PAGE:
In December 2011, Luke and I created the initial list of places we wanted to see and made a plan to begin checking them off. We planned to spend every weekend thereafter tirelessly clamoring around Upstate NY knocking on the doors of sacred grounds in hopes to experience them first hand. Our first day out was the first Saturday in January and was a bust–every place we went was locked. We sat in our car and began calling places to see who might be open and received only recorded messages. We realized that we were gonna have to plan a bit better and not just wing it by showing up on a church doorstep uninvited. We sat down at the South Wedge Diner and made a plan, and that’s when things got really serious.
We make our list based on places we’ve researched online or read in books somewhere. Historical relevance, obscurity, architecture…any unique quality that stands out to us. It’s pretty common for one of us to receive an email from the other one late at night with the subject line ‘DUDE! You’ve gotta see this…..” and then the list becomes one item longer. It seems that for every single place we learn about and visit, two more get added! We’ve asked for input from our readers about new places to visit, but that was a year ago. We are serious: if you know of a place we might even be remotely interested in, share it with us!!
We didn’t really know how long we’d continue this hobby, or how often we’d go exploring, or how often we’d post on the blog, or really any of it. We had a plan to visit sacred places of all religious backgrounds, and the rest happened naturally and is everything that has ened up on this blog. We originally set out with only one goal: to be seeing places we felt were intriguing for the reasons stated above and the rest would just happen. What happened was, Luke and I had some of the most extraordinary and rare opportunities life could have brought us. The project has become bigger than we expected, and probably bigger than the two of us. Originally, the most ardent readers of our blog posts were our loving and supportive parents and close friends, but then we noticed people we had never heard of landing on and commenting on the blog. For me, the importance of the project lies exactly there: the storytelling and connections with people.
We’ve met some fantastic friends over the last year, all of whom who have an entirely different belief about who g(G)od is from one another. What was important to me was their desire to share their stories and their time with Luke and I, wearilessly answering our incessant inquisitions about everything down to ‘hey what kind of bricks are those??’ or ‘Can I flip this switch to see what it does?’ or ‘Have you been up in the bell tower?? What’s it like??’. Luke became a father this year, and I can assume he’ll be fielding questions in a few years like ‘Daddy, why is the sky blue?’ and he’ll think “Wow. That’s what Chris and I sound like huh?”. Good luck buddy.
As I’m writing this, it’s believed that Westboro Baptist Church is on their way to my hometown of Webster, NY to protest the funeral of two dedicated firefighters, this just a couple weeks after a massive school shooting in Newtown, CT, just a few weeks after a mass shooting in a movie theatre in CO…… Without waxing too intellectual on the state of our world or civilization’s growth and/or decay, it’s safe to say that the events that have occurred globally, locally and personally are proof that the world we currently occupy is in serious need of healing. Regardless of your spiritual background, it’d be tough to deny that we’re becoming more and more separated as a civilization. Whether it’s political, ethnic, religious or just a communication issue driven by the progress of technology, it’s safe to say that the 60′s mantra of “peace, love and understanding” is something we are in need of now more than ever. Ironically, the Burned Over District in NY was entirely the result of a people bereft of spiritual enlightenment, and their efforts to find solace in the higher meaning of their faith–maybe we haven’t come all that far in 200 years afterall. Regardless, for Luke and I, there’s been no better way to learn about the world than to go out in it and start asking for people to share with us–and we are eternally grateful for those who have responded in gracious hospitality and kindness.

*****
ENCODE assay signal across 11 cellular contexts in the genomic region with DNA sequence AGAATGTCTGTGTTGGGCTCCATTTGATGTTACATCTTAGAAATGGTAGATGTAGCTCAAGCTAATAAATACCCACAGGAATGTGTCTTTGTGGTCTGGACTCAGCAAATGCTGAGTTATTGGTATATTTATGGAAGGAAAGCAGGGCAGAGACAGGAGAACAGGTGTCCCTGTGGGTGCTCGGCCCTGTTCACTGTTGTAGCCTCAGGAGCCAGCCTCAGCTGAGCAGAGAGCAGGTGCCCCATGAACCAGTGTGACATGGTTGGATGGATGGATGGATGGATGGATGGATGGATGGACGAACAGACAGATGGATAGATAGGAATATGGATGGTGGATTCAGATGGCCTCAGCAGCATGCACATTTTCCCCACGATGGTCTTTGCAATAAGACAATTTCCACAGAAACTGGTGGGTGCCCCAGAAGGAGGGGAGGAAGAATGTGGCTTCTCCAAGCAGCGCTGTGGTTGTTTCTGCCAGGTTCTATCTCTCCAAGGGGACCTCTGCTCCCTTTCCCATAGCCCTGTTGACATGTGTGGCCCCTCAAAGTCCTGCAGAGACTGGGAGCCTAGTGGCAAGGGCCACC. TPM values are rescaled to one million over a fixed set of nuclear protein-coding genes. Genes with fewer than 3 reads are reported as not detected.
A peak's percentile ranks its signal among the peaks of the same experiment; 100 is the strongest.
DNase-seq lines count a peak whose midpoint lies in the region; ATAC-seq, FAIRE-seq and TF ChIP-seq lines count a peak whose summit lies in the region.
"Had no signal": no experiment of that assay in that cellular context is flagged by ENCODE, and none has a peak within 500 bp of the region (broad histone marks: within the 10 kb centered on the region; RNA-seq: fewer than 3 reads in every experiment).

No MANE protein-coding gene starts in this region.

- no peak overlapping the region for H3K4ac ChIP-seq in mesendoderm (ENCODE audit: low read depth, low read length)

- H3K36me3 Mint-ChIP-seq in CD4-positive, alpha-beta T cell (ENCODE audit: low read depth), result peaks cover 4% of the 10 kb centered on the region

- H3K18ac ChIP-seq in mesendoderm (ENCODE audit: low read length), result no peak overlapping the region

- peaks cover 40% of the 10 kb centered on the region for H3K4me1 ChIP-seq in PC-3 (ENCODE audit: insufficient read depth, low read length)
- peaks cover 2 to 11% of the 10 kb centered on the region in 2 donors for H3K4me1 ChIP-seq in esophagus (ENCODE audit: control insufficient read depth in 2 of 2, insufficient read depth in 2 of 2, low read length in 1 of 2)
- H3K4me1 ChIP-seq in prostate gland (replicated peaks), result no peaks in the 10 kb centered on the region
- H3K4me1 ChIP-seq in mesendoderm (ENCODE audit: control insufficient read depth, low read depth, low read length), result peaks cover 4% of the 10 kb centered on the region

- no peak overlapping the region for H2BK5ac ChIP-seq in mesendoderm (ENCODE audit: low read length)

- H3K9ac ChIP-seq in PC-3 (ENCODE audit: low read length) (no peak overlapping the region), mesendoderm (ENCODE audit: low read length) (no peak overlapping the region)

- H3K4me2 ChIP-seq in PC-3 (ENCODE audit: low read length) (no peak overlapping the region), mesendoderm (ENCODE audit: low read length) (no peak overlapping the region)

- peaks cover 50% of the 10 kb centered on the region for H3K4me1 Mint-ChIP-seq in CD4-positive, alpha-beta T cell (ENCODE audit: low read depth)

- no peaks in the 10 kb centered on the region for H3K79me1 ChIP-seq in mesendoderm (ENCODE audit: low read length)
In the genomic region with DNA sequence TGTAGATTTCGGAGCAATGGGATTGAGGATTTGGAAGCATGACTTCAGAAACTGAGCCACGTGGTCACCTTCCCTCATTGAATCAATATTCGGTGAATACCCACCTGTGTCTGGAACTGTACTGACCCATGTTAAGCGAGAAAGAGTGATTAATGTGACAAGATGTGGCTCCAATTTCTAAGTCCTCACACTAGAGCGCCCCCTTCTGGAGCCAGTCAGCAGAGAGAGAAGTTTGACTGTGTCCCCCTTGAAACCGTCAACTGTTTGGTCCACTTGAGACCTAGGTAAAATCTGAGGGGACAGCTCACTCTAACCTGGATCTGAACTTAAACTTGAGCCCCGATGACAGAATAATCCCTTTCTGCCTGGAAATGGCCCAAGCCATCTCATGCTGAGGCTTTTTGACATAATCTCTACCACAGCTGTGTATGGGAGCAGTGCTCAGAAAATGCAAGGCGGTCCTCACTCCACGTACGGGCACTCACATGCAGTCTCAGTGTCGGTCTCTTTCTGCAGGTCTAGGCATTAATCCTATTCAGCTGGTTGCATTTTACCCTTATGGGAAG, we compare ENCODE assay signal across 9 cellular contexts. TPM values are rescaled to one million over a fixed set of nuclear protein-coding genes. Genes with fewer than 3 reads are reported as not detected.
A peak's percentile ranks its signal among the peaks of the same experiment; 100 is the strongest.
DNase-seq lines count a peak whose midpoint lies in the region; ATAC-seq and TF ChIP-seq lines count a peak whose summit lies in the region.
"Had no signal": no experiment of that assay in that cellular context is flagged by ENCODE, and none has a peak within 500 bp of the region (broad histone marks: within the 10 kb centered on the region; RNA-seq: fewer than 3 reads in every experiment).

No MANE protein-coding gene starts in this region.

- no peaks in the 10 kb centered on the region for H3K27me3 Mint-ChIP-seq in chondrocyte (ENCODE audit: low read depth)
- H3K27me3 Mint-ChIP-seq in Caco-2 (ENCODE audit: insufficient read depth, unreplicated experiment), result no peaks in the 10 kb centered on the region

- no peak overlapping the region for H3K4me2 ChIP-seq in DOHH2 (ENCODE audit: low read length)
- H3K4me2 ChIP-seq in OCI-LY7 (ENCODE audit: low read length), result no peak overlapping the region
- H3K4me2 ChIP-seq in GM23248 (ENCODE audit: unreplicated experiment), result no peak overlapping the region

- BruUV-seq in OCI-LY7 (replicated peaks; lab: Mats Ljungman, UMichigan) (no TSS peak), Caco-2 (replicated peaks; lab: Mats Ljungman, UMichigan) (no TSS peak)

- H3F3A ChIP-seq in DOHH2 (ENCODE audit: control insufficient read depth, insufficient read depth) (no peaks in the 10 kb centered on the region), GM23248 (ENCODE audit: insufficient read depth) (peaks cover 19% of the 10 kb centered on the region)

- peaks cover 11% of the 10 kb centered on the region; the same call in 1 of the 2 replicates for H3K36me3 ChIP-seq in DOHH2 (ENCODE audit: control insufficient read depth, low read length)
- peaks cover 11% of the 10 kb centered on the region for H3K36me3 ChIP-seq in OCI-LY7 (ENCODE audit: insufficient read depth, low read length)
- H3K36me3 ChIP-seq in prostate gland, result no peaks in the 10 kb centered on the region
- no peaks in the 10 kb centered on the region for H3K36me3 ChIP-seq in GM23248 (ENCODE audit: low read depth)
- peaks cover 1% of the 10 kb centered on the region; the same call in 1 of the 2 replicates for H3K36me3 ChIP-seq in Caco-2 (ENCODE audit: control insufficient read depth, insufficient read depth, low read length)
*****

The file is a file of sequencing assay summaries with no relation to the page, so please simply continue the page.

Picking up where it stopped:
2012 was a huge year for us, but I’m willing to bet that with a year of exploring faith systems and sacred places under our belts, we’ve built the foundation to make 2013 just as interesting. We wanted to use this post to extend our well wishes to our followers, and to give thanks for those who follow, and more importantly for those who have impacted us this year by connecting with us in person.
Many thanks to you all! Have a fantastic and safe New Year!
“You can’t be lost if your goal is to see new things.” -I forgot who said this.
40-45 – Sites visited (depending on how you count a ‘site’)
21 – Different faith systems
16.5 – Number of arguments on whether we would stop at Starbucks or Dunkin Donuts
787 – Highest number of hits on the blog in a single day
More Stuff to Checkout:
The Democrat and Chronicle article that Jeff Spevak wrote about us here.
A guest post we did on one of our favorite Rochester, NY history blogs here.
A Facebook page that we set up so we didn’t have to keep spamming our personal friends on Facebook–you’re welcome.
Here’s a few photos you haven’t seen yet: